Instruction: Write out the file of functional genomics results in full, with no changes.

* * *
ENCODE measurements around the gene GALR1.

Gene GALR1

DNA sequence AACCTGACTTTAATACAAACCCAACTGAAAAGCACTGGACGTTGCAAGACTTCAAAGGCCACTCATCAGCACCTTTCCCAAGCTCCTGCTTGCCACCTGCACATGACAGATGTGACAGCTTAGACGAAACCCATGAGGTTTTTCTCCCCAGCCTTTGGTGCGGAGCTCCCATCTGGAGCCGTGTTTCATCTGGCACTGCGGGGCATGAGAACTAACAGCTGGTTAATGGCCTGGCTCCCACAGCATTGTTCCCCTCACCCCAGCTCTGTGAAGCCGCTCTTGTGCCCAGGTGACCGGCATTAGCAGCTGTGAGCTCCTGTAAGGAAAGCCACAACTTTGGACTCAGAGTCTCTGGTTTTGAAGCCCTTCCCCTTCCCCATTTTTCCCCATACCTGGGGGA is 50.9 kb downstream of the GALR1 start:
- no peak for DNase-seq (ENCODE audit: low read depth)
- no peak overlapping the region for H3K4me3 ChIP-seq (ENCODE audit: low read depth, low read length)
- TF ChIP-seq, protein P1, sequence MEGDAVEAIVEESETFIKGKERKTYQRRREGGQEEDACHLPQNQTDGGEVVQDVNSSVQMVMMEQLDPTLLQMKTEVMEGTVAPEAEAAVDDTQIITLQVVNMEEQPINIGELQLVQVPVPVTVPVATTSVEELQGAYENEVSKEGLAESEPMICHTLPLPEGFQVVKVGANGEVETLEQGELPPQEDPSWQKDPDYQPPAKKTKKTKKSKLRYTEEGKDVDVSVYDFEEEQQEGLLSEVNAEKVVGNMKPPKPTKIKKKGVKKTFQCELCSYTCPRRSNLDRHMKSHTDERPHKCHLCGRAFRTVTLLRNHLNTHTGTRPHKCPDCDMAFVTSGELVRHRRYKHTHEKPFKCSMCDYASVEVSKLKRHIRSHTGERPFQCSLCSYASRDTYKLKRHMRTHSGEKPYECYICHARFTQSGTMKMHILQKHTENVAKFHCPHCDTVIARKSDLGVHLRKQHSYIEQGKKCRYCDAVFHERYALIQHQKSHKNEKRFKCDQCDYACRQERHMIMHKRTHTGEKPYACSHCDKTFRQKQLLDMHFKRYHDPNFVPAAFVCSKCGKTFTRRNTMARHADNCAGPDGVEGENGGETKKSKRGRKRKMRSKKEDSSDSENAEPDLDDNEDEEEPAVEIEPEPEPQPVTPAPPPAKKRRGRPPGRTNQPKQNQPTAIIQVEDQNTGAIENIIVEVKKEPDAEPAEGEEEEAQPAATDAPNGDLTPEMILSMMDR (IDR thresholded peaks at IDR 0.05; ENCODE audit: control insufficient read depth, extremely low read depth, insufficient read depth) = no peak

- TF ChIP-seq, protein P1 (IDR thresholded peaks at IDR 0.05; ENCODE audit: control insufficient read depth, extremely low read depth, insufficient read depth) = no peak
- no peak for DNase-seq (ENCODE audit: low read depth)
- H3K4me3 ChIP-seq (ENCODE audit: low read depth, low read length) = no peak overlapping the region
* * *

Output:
ENCODE measurements around the gene GALR1.

Gene GALR1

DNA sequence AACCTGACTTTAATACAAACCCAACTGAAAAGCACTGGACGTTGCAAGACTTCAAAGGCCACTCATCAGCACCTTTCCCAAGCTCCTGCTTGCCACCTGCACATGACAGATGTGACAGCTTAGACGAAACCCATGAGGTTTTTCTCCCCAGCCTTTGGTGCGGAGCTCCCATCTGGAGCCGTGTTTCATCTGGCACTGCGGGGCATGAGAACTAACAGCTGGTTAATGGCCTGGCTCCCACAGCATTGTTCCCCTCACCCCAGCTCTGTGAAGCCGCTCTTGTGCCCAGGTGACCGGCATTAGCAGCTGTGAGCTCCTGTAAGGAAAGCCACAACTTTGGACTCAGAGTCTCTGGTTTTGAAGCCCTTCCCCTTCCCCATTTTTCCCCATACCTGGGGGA is 50.9 kb downstream of the GALR1 start:
- no peak for DNase-seq (ENCODE audit: low read depth)
- no peak overlapping the region for H3K4me3 ChIP-seq (ENCODE audit: low read depth, low read length)
- TF ChIP-seq, protein P1, sequence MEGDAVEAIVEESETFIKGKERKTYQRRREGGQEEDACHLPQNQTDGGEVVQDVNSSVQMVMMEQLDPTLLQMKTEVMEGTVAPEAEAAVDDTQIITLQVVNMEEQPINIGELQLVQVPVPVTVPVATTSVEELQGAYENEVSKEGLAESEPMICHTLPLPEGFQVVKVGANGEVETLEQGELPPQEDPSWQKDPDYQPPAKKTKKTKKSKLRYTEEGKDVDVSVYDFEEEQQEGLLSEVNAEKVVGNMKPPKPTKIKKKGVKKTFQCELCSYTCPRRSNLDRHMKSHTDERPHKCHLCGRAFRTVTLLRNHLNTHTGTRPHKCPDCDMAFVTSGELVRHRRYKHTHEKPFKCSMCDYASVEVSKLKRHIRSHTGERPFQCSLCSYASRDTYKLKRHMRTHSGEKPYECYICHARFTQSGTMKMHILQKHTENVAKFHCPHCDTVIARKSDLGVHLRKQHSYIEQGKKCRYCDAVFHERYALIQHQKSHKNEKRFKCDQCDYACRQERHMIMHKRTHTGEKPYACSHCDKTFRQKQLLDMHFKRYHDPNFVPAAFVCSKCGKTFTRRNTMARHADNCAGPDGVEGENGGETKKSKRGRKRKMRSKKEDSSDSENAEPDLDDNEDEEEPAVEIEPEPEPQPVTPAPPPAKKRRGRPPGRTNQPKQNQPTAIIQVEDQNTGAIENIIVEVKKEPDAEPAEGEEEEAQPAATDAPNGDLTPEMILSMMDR (IDR thresholded peaks at IDR 0.05; ENCODE audit: control insufficient read depth, extremely low read depth, insufficient read depth) = no peak

- TF ChIP-seq, protein P1 (IDR thresholded peaks at IDR 0.05; ENCODE audit: control insufficient read depth, extremely low read depth, insufficient read depth) = no peak
- no peak for DNase-seq (ENCODE audit: low read depth)
- H3K4me3 ChIP-seq (ENCODE audit: low read depth, low read length) = no peak overlapping the region